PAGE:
<p class="intro">For more details on WSDL, see the <a href="http://www.w3.org/TR/wsdl">WSDL Specification</a>.</p>
          <p class="intro">For more details on URIs, see <a href="http://www.ietf.org/rfc/rfc2396.txt">RFC 2396</a>.</p>
      </span>
 
  </body>
</html>Connection closed by foreign host.

Re:Hm. How about tempuri.org (1)

Captain Spam (66120) | more than 3 years ago | (#35050892)

Microsoft has been using http://tempuri.org/ [tempuri.org] as a default namespace in webservices. So far it worked pretty good.

Let me know when they use tempura instead. That'd be a more interesting example.

Re:Hm. How about tempuri.org (0)

Anonymous Coward | more than 3 years ago | (#35052298)

1. It's a domain, not a URI
2. It's a URL, not a URI
3. It's not temporary if the example persists
4. You probably don't want to be following microsoft's lead when it comes to The Internet and standards

Re:Hm. How about tempuri.org (0)

hardboiled.tequila (986536) | more than 3 years ago | (#35052900)

Dude, I went to http://www.tempura.org/ [tempura.org] and it didn't have anything to do with Microsoft.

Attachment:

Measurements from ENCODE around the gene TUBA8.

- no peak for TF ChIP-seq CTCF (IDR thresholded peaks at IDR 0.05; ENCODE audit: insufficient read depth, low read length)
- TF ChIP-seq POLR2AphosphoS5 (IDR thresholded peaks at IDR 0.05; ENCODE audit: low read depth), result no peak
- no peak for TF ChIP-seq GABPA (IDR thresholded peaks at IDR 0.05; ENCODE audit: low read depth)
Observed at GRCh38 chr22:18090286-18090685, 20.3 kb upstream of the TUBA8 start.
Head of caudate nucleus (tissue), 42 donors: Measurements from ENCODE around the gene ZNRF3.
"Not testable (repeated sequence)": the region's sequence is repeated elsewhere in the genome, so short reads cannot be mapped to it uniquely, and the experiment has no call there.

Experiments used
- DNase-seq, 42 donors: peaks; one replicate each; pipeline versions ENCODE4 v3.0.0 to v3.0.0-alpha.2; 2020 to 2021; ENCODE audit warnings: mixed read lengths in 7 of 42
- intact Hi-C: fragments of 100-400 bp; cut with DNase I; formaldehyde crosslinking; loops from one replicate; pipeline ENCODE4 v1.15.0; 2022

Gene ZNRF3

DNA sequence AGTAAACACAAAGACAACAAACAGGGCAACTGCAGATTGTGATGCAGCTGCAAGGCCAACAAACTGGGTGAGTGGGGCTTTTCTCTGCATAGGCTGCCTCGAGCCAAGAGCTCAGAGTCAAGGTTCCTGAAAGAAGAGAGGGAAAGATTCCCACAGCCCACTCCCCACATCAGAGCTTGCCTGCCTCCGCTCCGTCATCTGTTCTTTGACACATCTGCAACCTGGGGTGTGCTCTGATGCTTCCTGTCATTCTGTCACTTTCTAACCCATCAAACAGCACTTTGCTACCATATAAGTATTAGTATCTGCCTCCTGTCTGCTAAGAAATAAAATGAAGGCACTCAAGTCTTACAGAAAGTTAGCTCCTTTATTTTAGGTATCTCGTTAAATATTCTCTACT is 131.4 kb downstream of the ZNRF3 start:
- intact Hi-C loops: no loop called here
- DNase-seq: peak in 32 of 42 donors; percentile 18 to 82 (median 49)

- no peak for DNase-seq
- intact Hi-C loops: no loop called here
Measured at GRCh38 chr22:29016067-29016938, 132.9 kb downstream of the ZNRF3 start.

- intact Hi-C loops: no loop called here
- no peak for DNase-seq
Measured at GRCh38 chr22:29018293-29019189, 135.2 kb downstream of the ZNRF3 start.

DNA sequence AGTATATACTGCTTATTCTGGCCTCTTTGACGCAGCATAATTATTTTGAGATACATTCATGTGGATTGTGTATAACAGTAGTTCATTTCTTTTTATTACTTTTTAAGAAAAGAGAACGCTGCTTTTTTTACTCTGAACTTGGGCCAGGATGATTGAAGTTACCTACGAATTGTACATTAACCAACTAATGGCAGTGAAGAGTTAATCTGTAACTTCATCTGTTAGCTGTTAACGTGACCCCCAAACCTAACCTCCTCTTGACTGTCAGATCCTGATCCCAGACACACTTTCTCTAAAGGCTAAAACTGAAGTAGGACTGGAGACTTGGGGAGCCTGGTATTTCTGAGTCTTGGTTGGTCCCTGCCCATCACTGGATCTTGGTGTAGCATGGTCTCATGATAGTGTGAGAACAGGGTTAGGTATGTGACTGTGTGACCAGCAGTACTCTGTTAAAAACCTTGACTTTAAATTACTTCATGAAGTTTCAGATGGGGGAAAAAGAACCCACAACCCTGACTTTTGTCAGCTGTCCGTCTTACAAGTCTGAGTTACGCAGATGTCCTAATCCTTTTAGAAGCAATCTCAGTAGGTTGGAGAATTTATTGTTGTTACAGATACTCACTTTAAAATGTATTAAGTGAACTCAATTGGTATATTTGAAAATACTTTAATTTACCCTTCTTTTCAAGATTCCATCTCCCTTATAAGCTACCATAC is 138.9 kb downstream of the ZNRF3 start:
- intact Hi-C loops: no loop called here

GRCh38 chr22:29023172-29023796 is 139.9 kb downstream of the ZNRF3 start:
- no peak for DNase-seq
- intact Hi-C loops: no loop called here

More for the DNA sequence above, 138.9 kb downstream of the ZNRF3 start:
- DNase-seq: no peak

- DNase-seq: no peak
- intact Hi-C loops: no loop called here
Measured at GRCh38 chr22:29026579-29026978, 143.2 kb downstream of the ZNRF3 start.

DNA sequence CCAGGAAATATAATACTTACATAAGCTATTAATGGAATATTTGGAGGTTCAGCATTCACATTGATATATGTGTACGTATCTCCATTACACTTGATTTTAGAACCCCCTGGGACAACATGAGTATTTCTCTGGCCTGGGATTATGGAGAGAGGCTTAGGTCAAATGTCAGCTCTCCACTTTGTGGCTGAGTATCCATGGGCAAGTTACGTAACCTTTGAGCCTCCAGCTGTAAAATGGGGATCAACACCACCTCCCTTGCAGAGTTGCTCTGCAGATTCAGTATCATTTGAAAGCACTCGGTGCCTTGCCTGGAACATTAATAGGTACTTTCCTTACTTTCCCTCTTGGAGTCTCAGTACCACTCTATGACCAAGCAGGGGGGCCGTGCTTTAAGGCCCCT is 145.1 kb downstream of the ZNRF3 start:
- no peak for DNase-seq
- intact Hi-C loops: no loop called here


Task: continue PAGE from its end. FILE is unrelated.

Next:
internet broken (1)

voot (609611) | more than 3 years ago | (#35050010)

damn, i was using a hash of the page's contents in my custom password hashing function, going to have to update it for the new page now.

As long as purple.com continues to be purple. (1)

Anonymous Coward | more than 3 years ago | (#35050020)

When I make fake links to everything while mocking up websites, everything goes to that site. It's pure awesome. (Made slightly more awesome a couple years ago when they updated the purpleness of the purple.)

Re:As long as purple.com continues to be purple. (1)

Anonymous Coward | more than 3 years ago | (#35050090)

Oh god, I think I'm losing my sanity. Reality is slipping through my fingers. A frontpage story on /. about some site with non-standardised content changing content is supposed to break things. Then some purple site which just begs the question: what the fuck? I'm starting to hyperventilate. Better lie down and touch the ground, to make sure I'm still here, that I'm not freaking out!

Re:As long as purple.com continues to be purple. (1)

adamofgreyskull (640712) | more than 3 years ago | (#35051382)

Purple.com is not for sale

We do use purple.com. We understand that those who are not technically inclined nor in the know may not see that. That's ok. We don't think any less of those who don't know our personal business.